The Daily Pic: James Nares slows Manhattan's rat race to a snail's pace.
It was impossible for him to proceed at anything faster than what seemed a snail's pace.
We had to go it a snail's pace, for the roads were rough; and there was time for meditation.
Had I been on horseback, I should have regarded the creature no more than the snail that crawled upon the grass.
That was practically a snail's pace, compared with hyperdrive.
I did my Biology at University College,—getting out the ovary of the earthworm and the radula of the snail, and all that.
Cochleate: Spiral or twisted like a snail shell (Fig. 141, a).
The latter words to a big sailor who was moving across the deck at a snail's pace.
The insect repeatedly taps the snail's mantle with its instrument.
She was a sea-anemone, covered with a myriad of filaments, all more shrinking and sensitive than a snail's horns.
Old English snægl, from Proto-Germanic *snagila (cf. Old Saxon snegil, Old Norse snigill, Danish snegl, Swedish snigel, Middle High German snegel, dialectal German Schnegel, Old High German snecko, German Schnecke "snail"), from *snog-, variant of PIE root *sneg- "to crawl, creep; creeping thing" (see snake (n.)). The word essentially is a diminutive form of Old English snaca "snake," which literally means "creeping thing." Also formerly used of slugs. Symbolic of slowness since at least c.1000; snail's pace is attested from c.1400.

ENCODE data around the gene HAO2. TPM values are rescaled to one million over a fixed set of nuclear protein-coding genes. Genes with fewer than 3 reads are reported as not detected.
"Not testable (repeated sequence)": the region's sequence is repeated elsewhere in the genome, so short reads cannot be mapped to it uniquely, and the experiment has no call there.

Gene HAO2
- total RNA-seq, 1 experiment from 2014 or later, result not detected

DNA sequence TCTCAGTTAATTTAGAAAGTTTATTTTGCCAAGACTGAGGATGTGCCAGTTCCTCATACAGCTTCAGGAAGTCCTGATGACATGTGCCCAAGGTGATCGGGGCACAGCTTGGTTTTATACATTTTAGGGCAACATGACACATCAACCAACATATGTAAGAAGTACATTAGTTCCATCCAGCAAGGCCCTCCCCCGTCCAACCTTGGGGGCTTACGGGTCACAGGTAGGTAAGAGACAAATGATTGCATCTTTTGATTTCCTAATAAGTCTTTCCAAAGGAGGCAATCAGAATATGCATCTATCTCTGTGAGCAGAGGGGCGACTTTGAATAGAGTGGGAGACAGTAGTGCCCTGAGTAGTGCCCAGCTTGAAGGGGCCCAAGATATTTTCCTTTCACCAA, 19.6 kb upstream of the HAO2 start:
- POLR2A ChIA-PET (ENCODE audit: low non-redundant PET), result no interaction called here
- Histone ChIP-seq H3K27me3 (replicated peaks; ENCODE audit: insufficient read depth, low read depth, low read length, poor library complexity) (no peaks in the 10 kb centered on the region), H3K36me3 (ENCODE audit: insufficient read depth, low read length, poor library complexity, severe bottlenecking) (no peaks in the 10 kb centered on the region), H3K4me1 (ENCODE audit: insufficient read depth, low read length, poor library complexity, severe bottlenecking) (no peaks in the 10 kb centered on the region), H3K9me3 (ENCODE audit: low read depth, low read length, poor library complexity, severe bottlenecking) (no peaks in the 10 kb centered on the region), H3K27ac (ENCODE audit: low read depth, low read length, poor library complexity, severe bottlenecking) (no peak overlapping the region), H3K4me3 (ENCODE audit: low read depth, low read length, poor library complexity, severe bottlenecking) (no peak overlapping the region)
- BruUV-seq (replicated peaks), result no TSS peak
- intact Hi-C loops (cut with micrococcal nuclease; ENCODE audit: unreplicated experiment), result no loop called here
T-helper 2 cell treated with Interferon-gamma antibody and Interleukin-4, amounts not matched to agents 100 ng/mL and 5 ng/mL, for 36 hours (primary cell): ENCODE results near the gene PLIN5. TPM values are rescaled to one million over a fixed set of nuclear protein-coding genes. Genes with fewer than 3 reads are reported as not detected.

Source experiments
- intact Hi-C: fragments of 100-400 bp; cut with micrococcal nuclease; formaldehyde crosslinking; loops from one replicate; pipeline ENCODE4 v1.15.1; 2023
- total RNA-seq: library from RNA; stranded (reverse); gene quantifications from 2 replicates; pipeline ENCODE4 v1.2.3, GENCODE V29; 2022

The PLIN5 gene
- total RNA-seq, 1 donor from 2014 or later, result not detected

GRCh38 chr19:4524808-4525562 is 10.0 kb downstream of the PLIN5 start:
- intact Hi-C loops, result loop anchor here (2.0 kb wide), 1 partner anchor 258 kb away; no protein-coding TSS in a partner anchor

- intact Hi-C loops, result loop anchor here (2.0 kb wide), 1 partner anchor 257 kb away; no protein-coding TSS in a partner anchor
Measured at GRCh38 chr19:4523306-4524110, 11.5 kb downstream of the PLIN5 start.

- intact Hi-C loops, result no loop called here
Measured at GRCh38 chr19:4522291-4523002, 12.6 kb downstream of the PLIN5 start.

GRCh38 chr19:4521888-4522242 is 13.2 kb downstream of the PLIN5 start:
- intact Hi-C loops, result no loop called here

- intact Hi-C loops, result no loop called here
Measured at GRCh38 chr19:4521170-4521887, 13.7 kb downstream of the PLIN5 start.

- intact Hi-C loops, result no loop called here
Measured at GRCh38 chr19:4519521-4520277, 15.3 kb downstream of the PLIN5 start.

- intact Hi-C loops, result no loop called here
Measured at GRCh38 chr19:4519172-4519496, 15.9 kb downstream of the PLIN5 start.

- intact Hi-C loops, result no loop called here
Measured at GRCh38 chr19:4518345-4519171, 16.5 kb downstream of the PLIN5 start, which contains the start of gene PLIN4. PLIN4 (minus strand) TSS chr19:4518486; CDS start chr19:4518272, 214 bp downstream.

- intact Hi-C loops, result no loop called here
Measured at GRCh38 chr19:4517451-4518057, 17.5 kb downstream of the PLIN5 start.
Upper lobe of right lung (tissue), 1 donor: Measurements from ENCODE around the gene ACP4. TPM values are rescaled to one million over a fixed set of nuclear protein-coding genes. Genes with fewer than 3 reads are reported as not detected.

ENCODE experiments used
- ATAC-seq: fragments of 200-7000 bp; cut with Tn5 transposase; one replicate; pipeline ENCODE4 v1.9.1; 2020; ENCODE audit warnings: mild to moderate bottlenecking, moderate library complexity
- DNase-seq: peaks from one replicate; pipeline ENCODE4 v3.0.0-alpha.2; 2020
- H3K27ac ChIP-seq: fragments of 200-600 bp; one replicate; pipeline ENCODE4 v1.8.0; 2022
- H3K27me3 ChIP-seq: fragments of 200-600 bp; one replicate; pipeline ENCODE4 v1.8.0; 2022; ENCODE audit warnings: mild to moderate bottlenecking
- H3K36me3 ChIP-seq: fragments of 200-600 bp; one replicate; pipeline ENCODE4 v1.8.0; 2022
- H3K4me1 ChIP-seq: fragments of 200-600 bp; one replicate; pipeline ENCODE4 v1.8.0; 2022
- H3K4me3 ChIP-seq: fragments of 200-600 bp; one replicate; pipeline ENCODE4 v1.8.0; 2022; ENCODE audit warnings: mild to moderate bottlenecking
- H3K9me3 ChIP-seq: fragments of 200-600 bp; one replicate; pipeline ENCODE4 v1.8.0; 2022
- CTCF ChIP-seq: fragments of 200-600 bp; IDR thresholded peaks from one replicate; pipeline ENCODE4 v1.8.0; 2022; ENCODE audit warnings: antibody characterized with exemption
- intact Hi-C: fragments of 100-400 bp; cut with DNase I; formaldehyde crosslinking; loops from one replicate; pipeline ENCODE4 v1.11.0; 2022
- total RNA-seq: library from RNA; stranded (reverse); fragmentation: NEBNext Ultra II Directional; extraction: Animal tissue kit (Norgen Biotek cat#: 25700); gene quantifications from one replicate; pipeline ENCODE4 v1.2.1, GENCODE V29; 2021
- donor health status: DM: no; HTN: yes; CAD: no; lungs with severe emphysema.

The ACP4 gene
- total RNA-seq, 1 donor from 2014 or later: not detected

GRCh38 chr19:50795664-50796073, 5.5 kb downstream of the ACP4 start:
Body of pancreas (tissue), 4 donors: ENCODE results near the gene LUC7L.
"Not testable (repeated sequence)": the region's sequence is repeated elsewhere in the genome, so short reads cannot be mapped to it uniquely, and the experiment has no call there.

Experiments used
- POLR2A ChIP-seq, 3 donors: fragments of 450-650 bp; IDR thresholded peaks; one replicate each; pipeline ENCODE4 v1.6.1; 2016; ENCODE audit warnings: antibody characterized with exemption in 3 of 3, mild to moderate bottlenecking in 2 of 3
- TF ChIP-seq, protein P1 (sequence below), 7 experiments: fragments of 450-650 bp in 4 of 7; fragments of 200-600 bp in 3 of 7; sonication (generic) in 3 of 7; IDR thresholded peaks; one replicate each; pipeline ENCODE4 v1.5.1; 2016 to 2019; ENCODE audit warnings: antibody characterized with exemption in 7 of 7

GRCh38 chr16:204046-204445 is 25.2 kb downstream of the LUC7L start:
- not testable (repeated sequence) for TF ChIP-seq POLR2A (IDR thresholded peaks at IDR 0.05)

(1.) Heb. homit, among the unclean creeping things (Lev. 11:30). This was probably the sand-lizard, of which there are many species in the wilderness of Judea and the Sinai peninsula. (2.) Heb. shablul (Ps. 58:8), the snail or slug proper. Tristram explains the allusions of this passage by a reference to the heat and drought by which the moisture of the snail is evaporated. "We find," he says, "in all parts of the Holy Land myriads of snail-shells in fissures still adhering by the calcareous exudation round their orifice to the surface of the rock, but the animal of which is utterly shrivelled and wasted, 'melted away.'"